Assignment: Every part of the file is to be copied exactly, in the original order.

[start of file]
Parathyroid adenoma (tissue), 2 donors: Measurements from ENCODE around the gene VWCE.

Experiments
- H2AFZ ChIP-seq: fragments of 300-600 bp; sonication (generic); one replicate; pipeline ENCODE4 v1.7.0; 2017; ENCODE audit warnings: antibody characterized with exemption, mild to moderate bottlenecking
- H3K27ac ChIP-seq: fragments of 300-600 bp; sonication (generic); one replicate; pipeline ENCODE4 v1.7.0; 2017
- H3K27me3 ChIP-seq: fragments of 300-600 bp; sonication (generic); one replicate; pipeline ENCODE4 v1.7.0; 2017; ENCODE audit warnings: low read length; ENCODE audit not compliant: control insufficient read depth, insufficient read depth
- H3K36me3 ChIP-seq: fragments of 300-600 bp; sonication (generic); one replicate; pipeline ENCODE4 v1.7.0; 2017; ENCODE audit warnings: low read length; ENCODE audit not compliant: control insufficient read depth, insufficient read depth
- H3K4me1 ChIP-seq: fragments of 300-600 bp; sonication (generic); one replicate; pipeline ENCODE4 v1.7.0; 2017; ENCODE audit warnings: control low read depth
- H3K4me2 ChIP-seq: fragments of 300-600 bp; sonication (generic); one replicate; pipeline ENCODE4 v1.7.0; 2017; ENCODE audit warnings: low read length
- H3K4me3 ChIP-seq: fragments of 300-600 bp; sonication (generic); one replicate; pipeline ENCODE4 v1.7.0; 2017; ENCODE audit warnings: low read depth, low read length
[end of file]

Parathyroid adenoma (tissue), 2 donors: Measurements from ENCODE around the gene VWCE.

Experiments
- H2AFZ ChIP-seq: fragments of 300-600 bp; sonication (generic); one replicate; pipeline ENCODE4 v1.7.0; 2017; ENCODE audit warnings: antibody characterized with exemption, mild to moderate bottlenecking
- H3K27ac ChIP-seq: fragments of 300-600 bp; sonication (generic); one replicate; pipeline ENCODE4 v1.7.0; 2017
- H3K27me3 ChIP-seq: fragments of 300-600 bp; sonication (generic); one replicate; pipeline ENCODE4 v1.7.0; 2017; ENCODE audit warnings: low read length; ENCODE audit not compliant: control insufficient read depth, insufficient read depth
- H3K36me3 ChIP-seq: fragments of 300-600 bp; sonication (generic); one replicate; pipeline ENCODE4 v1.7.0; 2017; ENCODE audit warnings: low read length; ENCODE audit not compliant: control insufficient read depth, insufficient read depth
- H3K4me1 ChIP-seq: fragments of 300-600 bp; sonication (generic); one replicate; pipeline ENCODE4 v1.7.0; 2017; ENCODE audit warnings: control low read depth
- H3K4me2 ChIP-seq: fragments of 300-600 bp; sonication (generic); one replicate; pipeline ENCODE4 v1.7.0; 2017; ENCODE audit warnings: low read length
- H3K4me3 ChIP-seq: fragments of 300-600 bp; sonication (generic); one replicate; pipeline ENCODE4 v1.7.0; 2017; ENCODE audit warnings: low read depth, low read length